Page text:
Wang X, Hu Y, Cui J, et al.
Coordinated targeting of MMP-2/MMP-9 by miR-296-3p/FOXCUT exerts tumor-suppressing effects in choroidal malignant melanoma.
Mol Cell Biochem. 2018; 445(1-2):25-33 [PubMed] Related Publications
Choroidal melanoma is the most common intraocular tumor in adults, and overexpression of matrix metalloproteinase-2 or matrix metalloproteinase-9 (MMP-2/MMP-9) is associated with angiogenesis and tumor metastasis of the choroidal malignant melanoma (CMM). This study aims to investigate the functions and mechanisms of microRNA or long non-coding RNA-targeted MMP-2/MMP-9 in CMM. We demonstrated that expressions of MMP-2/MMP-9 were increased in CMM tissues and C918 cells in comparison with normal choroidal melanocytes. Bio-informatics prediction and our experiments validated that MMP-2 and MMP-9 were simultaneously targeted by miR-296-3p and FOXC1 promoter upstream transcript (FOXCUT); the latter two exerted tumor-suppressing effects on CMM cells by inhibiting cell proliferation, cell cycle progression, migration, invasion, and induction of cell apoptosis. Furthermore, significant downregulations of miR-296-3p and FOXCUT were found in C918 cells compared with choroidal melanocytes from the unaffected eyes, and a positive correlation was observed between their levels in three cases of eye malignant melanomas. Our data indicated that MMP-2/MMP-9 was coordinately targeted by two non-coding RNAs, miR-296-3p and FOXCUT, which were decreased, and tumor-suppressing factors in CMM. Further study will show the possibility of developing them as therapeutic candidates for CMM.

Han B, Zhou B, Qu Y, et al.
FOXC1-induced non-canonical WNT5A-MMP7 signaling regulates invasiveness in triple-negative breast cancer.
Oncogene. 2018; 37(10):1399-1408 [PubMed] Free Access to Full Article Related Publications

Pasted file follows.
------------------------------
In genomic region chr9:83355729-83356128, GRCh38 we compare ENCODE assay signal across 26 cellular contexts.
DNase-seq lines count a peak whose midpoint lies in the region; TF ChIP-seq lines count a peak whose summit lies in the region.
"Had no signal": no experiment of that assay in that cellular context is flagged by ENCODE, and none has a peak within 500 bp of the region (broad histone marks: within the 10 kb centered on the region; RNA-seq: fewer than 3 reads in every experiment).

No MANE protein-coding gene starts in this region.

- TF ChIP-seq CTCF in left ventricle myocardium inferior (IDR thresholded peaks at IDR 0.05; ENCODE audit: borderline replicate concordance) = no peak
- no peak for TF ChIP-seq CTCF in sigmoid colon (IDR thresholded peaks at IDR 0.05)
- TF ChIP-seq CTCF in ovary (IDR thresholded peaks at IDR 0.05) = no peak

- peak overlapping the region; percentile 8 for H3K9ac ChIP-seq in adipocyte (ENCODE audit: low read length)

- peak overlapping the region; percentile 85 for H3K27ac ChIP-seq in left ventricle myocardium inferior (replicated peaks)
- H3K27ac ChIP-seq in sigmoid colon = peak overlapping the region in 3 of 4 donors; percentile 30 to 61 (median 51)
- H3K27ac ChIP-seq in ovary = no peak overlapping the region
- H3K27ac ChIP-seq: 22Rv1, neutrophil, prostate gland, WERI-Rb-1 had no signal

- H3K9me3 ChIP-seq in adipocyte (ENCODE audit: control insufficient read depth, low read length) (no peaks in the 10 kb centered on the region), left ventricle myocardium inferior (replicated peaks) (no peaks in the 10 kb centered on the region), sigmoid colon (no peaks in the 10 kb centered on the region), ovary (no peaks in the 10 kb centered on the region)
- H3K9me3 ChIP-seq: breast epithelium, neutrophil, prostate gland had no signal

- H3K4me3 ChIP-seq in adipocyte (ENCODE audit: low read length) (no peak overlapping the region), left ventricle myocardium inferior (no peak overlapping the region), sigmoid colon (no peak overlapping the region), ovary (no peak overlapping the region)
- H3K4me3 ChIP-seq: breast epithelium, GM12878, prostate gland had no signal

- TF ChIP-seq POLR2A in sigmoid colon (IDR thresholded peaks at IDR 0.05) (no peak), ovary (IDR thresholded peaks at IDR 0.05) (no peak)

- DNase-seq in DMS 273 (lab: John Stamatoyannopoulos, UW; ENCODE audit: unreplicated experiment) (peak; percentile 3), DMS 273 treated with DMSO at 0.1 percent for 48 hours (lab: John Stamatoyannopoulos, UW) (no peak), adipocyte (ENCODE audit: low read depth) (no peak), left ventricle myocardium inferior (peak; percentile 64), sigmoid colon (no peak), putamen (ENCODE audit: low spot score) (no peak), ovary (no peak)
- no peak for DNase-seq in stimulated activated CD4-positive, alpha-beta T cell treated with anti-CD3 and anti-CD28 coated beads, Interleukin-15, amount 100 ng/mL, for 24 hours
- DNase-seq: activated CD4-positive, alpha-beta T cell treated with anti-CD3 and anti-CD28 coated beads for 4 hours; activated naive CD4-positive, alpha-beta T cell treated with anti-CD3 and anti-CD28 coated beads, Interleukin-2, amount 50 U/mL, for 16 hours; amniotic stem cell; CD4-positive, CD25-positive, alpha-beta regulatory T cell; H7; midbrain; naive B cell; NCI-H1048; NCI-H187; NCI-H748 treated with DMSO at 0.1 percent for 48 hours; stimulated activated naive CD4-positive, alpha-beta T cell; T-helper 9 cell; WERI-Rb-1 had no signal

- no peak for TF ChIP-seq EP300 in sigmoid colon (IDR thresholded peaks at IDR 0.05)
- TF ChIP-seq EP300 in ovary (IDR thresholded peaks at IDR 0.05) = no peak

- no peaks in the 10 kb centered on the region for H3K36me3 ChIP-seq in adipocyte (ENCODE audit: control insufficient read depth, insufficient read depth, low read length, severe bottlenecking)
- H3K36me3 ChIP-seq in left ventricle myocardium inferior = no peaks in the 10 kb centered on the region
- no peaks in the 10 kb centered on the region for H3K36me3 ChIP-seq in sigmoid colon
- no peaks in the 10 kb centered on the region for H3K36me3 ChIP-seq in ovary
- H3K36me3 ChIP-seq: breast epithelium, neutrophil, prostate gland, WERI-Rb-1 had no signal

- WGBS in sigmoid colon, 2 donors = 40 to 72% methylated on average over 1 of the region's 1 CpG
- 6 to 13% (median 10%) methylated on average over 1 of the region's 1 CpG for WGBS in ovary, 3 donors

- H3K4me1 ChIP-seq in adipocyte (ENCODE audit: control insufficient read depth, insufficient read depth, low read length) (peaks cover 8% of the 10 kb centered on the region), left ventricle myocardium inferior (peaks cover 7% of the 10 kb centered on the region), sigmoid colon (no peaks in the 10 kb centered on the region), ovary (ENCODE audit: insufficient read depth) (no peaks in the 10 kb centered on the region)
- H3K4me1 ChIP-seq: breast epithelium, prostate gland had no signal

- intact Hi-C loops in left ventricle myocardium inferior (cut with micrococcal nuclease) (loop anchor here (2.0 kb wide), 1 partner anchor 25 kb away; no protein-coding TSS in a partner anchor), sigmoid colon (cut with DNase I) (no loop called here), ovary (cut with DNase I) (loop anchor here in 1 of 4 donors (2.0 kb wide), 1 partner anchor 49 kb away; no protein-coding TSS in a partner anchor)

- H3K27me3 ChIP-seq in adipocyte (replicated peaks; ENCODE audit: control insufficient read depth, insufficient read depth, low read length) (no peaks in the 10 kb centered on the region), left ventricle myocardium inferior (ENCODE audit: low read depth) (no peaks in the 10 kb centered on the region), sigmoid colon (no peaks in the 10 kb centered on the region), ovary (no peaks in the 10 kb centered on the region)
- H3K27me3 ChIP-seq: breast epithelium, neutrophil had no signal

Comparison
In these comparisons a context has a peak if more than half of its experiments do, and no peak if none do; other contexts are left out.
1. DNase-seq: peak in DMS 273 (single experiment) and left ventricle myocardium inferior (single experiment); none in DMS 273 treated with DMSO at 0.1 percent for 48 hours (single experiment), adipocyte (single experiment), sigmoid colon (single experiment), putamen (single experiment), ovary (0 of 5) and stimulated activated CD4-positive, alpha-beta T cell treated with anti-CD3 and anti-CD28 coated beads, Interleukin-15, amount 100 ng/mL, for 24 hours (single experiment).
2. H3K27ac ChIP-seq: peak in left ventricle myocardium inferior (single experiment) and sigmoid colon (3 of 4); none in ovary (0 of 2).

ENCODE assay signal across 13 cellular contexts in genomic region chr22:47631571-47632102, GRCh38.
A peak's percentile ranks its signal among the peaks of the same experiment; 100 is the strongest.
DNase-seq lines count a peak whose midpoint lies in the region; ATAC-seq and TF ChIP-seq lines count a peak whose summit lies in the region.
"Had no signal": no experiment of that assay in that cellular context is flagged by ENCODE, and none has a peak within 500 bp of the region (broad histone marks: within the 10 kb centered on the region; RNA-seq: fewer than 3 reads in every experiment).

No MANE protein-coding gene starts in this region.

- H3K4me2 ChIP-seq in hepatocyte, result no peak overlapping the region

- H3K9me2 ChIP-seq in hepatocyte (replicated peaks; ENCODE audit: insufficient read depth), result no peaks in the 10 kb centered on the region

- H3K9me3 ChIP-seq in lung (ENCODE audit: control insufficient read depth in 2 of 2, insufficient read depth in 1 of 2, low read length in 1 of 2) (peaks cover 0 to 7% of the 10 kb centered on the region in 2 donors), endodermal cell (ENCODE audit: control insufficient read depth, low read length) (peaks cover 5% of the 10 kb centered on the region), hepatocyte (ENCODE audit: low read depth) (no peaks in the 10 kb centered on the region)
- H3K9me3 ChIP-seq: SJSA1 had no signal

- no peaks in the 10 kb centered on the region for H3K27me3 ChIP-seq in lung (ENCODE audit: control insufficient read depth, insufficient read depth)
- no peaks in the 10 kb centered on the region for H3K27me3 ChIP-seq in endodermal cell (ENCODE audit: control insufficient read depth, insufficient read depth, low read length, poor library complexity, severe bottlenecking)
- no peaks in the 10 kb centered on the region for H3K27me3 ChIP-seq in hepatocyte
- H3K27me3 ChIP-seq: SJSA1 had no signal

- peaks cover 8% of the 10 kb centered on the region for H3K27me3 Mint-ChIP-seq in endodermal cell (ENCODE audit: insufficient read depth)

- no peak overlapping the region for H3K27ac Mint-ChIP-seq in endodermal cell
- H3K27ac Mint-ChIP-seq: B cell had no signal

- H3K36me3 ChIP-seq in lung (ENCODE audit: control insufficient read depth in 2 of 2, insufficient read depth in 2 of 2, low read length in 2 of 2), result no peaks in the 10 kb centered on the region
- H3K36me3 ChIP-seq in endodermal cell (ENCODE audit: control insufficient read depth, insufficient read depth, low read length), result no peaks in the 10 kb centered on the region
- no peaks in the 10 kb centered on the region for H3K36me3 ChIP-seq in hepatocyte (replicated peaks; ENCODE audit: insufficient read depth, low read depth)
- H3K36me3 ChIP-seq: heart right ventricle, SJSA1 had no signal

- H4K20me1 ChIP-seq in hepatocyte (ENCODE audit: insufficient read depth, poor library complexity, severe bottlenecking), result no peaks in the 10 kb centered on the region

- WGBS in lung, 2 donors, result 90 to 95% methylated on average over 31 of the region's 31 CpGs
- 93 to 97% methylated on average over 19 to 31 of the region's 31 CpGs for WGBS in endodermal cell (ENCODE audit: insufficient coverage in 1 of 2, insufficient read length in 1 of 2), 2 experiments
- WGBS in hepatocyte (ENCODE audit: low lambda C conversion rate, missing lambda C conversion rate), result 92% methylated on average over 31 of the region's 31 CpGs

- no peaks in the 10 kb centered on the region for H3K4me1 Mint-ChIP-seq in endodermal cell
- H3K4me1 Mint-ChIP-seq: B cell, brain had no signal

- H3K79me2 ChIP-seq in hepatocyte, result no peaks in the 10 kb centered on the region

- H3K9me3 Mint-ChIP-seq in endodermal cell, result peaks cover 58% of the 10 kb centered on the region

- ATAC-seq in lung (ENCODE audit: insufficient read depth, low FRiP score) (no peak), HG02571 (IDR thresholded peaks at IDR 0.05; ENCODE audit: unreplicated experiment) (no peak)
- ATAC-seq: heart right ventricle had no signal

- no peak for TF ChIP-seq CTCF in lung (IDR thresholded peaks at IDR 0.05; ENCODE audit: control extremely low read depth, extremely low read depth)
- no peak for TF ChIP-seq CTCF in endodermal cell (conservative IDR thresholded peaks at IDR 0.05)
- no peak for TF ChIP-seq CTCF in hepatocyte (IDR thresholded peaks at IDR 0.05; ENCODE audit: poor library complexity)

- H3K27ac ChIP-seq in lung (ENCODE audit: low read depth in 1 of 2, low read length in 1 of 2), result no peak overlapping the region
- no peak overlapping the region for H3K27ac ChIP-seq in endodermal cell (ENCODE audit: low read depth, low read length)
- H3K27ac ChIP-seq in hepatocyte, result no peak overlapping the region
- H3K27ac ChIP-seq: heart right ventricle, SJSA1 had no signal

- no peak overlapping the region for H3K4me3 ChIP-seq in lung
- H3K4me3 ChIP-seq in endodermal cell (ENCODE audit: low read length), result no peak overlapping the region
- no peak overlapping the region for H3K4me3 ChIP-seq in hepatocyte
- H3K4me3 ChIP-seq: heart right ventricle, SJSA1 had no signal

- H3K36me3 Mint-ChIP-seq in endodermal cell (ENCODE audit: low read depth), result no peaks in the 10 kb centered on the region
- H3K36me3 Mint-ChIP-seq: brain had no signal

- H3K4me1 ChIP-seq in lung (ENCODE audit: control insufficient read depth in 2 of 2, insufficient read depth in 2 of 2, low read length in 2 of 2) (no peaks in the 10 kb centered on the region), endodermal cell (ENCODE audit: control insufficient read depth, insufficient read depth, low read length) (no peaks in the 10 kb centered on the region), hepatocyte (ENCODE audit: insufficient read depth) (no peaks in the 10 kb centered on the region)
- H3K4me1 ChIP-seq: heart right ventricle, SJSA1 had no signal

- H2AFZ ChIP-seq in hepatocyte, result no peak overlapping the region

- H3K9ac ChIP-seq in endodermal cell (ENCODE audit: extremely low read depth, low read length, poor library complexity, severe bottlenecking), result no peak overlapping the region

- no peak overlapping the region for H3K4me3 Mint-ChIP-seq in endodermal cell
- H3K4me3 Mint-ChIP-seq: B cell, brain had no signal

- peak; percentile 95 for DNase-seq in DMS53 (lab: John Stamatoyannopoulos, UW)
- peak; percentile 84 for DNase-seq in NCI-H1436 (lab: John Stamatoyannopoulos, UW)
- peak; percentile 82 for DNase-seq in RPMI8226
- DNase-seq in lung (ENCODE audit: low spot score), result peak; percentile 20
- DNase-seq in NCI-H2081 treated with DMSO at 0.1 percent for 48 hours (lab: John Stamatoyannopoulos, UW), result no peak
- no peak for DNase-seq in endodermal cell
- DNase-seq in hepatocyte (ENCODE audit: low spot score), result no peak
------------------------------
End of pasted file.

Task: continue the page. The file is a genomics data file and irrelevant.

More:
Triple-negative breast cancer (TNBC) has high rates of local recurrence and distant metastasis, partially due to its high invasiveness. The Forkhead box C1 (FOXC1) transcription factor has been shown to be specifically overexpressed in TNBC and associated with poor clinical outcome. How TNBC's high invasiveness is driven by FOXC1 and its downstream targets remains poorly understood. In the present study, pathway-specific PCR array assays revealed that WNT5A and matrix metalloproteinase-7 (MMP7) were upregulated by FOXC1 in TNBC cells. Interestingly, WNT5A mediates the upregulation of MMP7 by FOXC1 and the WNT5A-MMP7 axis is essential for FOXC1-induced invasiveness of TNBC cells in vitro. Xenograft models showed that the lung extravasation and metastasis of FOXC1-overexpressing TNBC cells were attenuated by knocking out WNT5A, but could be restored by MMP7 overexpression. Mechanistically, FOXC1 can bind directly to the WNT5A promoter region to activate its expression. Engineered DNA-binding molecule-mediated chromatin immunoprecipitation (enChIP), coupled with mass spectrometry, identified FOXC1-interacting proteins including a group of heterogeneous nuclear ribonucleoproteins involved in WNT5A transcription induction. Finally, we found that WNT5A activates NF-κB signaling to induce MMP7 expression. Collectively, these data demonstrate a FOXC1-elicited non-canonical WNT5A signaling mechanism comprising NF-κB and MMP7 that is essential for TNBC cell invasiveness, thereby providing implications toward developing an effective therapy for TNBC.